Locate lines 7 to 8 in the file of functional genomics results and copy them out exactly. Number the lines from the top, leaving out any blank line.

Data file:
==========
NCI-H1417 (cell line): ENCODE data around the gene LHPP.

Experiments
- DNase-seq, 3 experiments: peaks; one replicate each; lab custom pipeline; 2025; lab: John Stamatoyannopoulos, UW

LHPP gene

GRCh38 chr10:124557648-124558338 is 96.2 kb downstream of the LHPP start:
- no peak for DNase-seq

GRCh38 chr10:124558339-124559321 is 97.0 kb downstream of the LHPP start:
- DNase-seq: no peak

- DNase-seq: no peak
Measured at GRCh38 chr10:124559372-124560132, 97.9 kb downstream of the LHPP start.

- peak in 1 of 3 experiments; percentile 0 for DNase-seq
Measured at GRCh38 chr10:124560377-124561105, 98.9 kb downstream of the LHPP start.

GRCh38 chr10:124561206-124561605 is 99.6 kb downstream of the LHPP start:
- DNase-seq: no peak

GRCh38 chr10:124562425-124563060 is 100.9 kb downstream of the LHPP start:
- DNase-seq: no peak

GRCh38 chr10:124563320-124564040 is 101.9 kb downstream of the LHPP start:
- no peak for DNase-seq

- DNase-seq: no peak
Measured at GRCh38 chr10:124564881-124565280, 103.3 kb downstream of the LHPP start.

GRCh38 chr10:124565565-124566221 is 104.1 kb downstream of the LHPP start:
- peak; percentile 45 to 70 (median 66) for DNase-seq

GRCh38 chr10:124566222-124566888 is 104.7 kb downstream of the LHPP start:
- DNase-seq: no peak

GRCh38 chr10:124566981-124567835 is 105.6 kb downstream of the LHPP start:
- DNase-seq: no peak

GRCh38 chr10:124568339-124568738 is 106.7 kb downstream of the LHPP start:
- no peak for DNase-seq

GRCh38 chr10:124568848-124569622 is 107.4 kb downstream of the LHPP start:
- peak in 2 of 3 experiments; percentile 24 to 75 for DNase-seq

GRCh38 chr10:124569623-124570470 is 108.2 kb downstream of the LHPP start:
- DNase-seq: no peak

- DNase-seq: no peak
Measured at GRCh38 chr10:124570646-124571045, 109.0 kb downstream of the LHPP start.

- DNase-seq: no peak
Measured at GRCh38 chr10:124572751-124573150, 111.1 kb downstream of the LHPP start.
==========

GRCh38 chr10:124558339-124559321 is 97.0 kb downstream of the LHPP start:
- DNase-seq: no peak